As anyone who reads this blog knows, despite my love of food, cooking isn’t my strong point. However, lucky for me I happen to know a few people who are seriously good cooks. One of these is my good pal Tracy O’Meara – best PA in the world by day, and at evening and weekends, she turns into supermum. Tracy’s agreed to share some of her fab recipes on Eat with Ellen, so without further ado, here she is:-
The season of coughs, colds and flu is fast approaching and no-one is safe from the dreaded viruses – especially if you have children at school or university – a breeding ground for germs if ever there was one (as is the office, the bus, the tube etc.). “Fresher’s flu” is particularly nasty and can be relied on to circulate efficiently throughout the household when brought home from uni by your partied-out/sleep-deprived child bearing gifts of washing.
Years of experience has shown me that a child can get a cold, be miserable for probably a day or two, then shake it off. However, they then pass the virus on to you and it mutates into a seriously nasty bug that leaves you wiped out for days, usually accompanied by an unsightly red, scaly nose and bags under the eyes…. So, it’s time to take some action (naturally)! Nature is a wonderful thing and has had plenty of time over the millions of years to tweak and adapt to things so, depending on the time of the year, it provides you with food, medicine, drink (oh yes!) and many other delights.
This month I’ve put pen to paper to share with you two recipes that help fight coughs and colds. I’m a busy working mum, so all my recipes have to follow three vital rules; they have to be easy, they have to be quick and they have to taste good.
Did you know the humble elderberry contains a really fantastic antidote to more strains of flu than Tamiflu can ever hope to achieve? Just one swig of this berry recipe a day could both help to immunise you against flu (although I have to point out that even nature cannot guarantee to be 100%) but it also tastes fantastic.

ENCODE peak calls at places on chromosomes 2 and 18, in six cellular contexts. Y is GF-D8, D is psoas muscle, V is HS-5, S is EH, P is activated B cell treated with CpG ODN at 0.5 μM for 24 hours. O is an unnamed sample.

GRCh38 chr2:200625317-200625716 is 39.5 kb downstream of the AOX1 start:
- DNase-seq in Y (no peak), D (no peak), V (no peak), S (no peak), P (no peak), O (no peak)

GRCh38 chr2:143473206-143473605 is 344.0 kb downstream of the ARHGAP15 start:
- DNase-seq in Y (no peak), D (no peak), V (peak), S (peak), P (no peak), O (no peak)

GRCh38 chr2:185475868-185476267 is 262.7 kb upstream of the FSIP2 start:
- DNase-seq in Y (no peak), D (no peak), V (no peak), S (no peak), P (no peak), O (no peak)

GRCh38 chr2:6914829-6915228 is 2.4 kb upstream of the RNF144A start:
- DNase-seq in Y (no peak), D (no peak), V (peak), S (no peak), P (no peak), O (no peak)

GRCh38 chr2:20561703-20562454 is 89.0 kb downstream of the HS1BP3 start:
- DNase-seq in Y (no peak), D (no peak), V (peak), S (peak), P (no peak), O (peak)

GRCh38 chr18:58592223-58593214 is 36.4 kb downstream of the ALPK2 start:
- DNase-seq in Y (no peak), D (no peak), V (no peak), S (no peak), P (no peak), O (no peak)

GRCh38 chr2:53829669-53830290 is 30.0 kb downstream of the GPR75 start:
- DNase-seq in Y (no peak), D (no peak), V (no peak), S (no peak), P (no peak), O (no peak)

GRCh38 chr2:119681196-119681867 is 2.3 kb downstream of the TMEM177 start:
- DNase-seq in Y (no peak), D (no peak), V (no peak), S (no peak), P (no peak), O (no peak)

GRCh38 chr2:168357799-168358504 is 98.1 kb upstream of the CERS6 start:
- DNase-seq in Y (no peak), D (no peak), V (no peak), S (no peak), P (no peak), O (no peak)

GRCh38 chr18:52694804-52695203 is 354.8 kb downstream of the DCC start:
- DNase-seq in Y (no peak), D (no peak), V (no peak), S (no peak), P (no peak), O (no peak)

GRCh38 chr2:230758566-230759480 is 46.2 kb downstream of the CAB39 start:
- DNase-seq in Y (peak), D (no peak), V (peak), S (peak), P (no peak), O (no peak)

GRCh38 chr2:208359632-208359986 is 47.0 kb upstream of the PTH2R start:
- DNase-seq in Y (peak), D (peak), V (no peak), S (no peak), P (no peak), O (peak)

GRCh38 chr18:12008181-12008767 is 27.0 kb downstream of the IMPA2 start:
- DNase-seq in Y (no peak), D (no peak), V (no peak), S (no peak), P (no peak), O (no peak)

Apparently the berries contain Sambucol (from the Latin name of the plant Sambucus Nigra) which in recent studies in Norway and Israel have shown that two types of flu were cured in 2 days using Sambucol, whereas Tamiflu took 4-5 days!
Now, we’re a bit late, but ardent hunters can still find elderberries hanging like bunches of tiny grapes. There’s a photo above as well as here for the first timers so you know what you’re looking for.
Pick a couple of kilos of elderberries – wash and drain them, then strip them from the stalks. This is quite nice when done with someone else over a glass of wine, although not too much as it then gets quite hard to get the berries in the bucket (ahem!)….
Top Tip: Use a fork to remove the berries from the stalks
Transfer the berries to a large pan and just cover with water. Bring to the boil and simmer until they are soft (about half an hour).
Strain through a sieve (the seeds are okay to eat, but they taste bitter so best to remove).
For every 600ml of liquid, add;
450g of sugar,
the juice of 1 lemon
Return to the heat, add a 1cm piece of fresh ginger (no need to peel) and simmer gently until the sugar has dissolved. Then boil hard for 10 minutes.
Let the liquid cool then fish out the ginger and cloves (clearly if you do it when it’s hot, it will burn and I haven’t yet published my recipe for burns…)
Drink, keep in the fridge for up to one week or freeze in ice cube trays. Then just dilute a couple of cubes in hot water to drink (if you have man-flu, my husband swears by the addition of a nip of whisky). Most of all enjoy and hopefully stay flu-free.
My apologies, but for this recipe you will need a jelly bag or if you can’t get one of those a pair of new tights (please don’t use old ones…) as well as some sterilised bottles to store the syrup if you’re not freezing. This recipe makes about 2.5 litres.
2 litres of water (plus 1 litre)
1kg of rosehips
450g sugar (normal white granulated)
Here’s the boring bit (as before over a glass of wine with a friend helps).
Remove the stalks from the rosehips and roughly chop them.
Bring 2 litres of water to the boil and add the rosehips.
Bring back to the boil, take off the heat and leave to steep (sit) for 15 mins.
Drain the juice through the jelly bag (or pair of tights) into a large container.
Don’t throw away the pulp – put it back in the pot with the extra litre of water and bring back to the boil, leave for 10 mins and strain as before.
Get a clean pan and pour in 1 litre of cold water and look at it! When you follow the next step, you have to have an idea of what 1 litre of water looks like. Then pour the water out.
Pour the strained juice into the clean pan and boil until it’s reduced to 1 litre (see what I mean!). For those that skipped that step, I bet you wished you hadn’t…
Add the sugar and stir until dissolved and either pour the liquid into sterilised bottles whilst it’s still hot, or allow to cool and store in ice cube trays and freeze.
So there we go – superwoman Tracy’s answer to all your flu woes. She’s going to be back next month with some more amazing recipes and tips, so make sure you come back.